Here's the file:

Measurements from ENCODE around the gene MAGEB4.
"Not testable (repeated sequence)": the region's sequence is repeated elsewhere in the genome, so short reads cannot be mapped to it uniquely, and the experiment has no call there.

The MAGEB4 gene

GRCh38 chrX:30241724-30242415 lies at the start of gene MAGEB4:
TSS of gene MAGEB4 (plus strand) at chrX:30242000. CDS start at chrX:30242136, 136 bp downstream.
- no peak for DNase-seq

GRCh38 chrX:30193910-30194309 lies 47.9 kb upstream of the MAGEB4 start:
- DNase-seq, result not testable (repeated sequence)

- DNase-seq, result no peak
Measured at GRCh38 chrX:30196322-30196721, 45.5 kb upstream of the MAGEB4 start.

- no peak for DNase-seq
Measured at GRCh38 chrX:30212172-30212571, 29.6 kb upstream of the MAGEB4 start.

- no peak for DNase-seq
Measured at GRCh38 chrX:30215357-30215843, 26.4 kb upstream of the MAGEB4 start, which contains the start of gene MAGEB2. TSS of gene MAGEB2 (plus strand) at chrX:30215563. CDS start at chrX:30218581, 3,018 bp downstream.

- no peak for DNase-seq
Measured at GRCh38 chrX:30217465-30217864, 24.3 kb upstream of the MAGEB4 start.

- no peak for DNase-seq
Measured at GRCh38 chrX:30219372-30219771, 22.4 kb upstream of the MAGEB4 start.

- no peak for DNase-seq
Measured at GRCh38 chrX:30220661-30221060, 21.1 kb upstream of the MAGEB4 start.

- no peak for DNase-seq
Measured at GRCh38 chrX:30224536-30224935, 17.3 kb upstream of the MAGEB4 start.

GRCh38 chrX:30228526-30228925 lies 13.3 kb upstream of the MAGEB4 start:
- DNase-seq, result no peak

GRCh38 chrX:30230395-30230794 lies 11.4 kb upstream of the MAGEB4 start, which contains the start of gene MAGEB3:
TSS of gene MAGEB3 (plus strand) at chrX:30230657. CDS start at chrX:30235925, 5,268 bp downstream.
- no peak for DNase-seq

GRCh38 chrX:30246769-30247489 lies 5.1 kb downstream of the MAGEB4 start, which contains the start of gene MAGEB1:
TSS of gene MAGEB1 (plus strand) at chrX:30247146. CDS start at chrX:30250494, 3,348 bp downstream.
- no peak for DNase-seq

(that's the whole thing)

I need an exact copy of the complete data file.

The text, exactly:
Measurements from ENCODE around the gene MAGEB4.
"Not testable (repeated sequence)": the region's sequence is repeated elsewhere in the genome, so short reads cannot be mapped to it uniquely, and the experiment has no call there.

The MAGEB4 gene

GRCh38 chrX:30241724-30242415 lies at the start of gene MAGEB4:
TSS of gene MAGEB4 (plus strand) at chrX:30242000. CDS start at chrX:30242136, 136 bp downstream.
- no peak for DNase-seq

GRCh38 chrX:30193910-30194309 lies 47.9 kb upstream of the MAGEB4 start:
- DNase-seq, result not testable (repeated sequence)

- DNase-seq, result no peak
Measured at GRCh38 chrX:30196322-30196721, 45.5 kb upstream of the MAGEB4 start.

- no peak for DNase-seq
Measured at GRCh38 chrX:30212172-30212571, 29.6 kb upstream of the MAGEB4 start.

- no peak for DNase-seq
Measured at GRCh38 chrX:30215357-30215843, 26.4 kb upstream of the MAGEB4 start, which contains the start of gene MAGEB2. TSS of gene MAGEB2 (plus strand) at chrX:30215563. CDS start at chrX:30218581, 3,018 bp downstream.

- no peak for DNase-seq
Measured at GRCh38 chrX:30217465-30217864, 24.3 kb upstream of the MAGEB4 start.

- no peak for DNase-seq
Measured at GRCh38 chrX:30219372-30219771, 22.4 kb upstream of the MAGEB4 start.

- no peak for DNase-seq
Measured at GRCh38 chrX:30220661-30221060, 21.1 kb upstream of the MAGEB4 start.

- no peak for DNase-seq
Measured at GRCh38 chrX:30224536-30224935, 17.3 kb upstream of the MAGEB4 start.

GRCh38 chrX:30228526-30228925 lies 13.3 kb upstream of the MAGEB4 start:
- DNase-seq, result no peak

GRCh38 chrX:30230395-30230794 lies 11.4 kb upstream of the MAGEB4 start, which contains the start of gene MAGEB3:
TSS of gene MAGEB3 (plus strand) at chrX:30230657. CDS start at chrX:30235925, 5,268 bp downstream.
- no peak for DNase-seq

GRCh38 chrX:30246769-30247489 lies 5.1 kb downstream of the MAGEB4 start, which contains the start of gene MAGEB1:
TSS of gene MAGEB1 (plus strand) at chrX:30247146. CDS start at chrX:30250494, 3,348 bp downstream.
- no peak for DNase-seq